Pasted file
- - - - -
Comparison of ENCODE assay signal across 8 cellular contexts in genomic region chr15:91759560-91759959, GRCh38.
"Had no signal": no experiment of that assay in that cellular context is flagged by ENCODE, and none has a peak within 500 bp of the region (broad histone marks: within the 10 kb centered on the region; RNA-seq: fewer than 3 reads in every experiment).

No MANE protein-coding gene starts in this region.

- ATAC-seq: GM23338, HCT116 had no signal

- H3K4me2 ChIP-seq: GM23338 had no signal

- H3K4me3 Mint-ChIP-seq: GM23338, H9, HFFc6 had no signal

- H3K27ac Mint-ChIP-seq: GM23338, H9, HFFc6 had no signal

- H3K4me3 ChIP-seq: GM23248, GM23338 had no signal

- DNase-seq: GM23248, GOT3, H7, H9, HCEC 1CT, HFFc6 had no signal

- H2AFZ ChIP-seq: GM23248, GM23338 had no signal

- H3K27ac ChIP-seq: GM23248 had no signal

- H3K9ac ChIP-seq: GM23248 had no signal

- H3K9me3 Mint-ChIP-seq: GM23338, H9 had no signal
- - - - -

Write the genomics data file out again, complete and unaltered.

Comparison of ENCODE assay signal across 8 cellular contexts in genomic region chr15:91759560-91759959, GRCh38.
"Had no signal": no experiment of that assay in that cellular context is flagged by ENCODE, and none has a peak within 500 bp of the region (broad histone marks: within the 10 kb centered on the region; RNA-seq: fewer than 3 reads in every experiment).

No MANE protein-coding gene starts in this region.

- ATAC-seq: GM23338, HCT116 had no signal

- H3K4me2 ChIP-seq: GM23338 had no signal

- H3K4me3 Mint-ChIP-seq: GM23338, H9, HFFc6 had no signal

- H3K27ac Mint-ChIP-seq: GM23338, H9, HFFc6 had no signal

- H3K4me3 ChIP-seq: GM23248, GM23338 had no signal

- DNase-seq: GM23248, GOT3, H7, H9, HCEC 1CT, HFFc6 had no signal

- H2AFZ ChIP-seq: GM23248, GM23338 had no signal

- H3K27ac ChIP-seq: GM23248 had no signal

- H3K9ac ChIP-seq: GM23248 had no signal

- H3K9me3 Mint-ChIP-seq: GM23338, H9 had no signal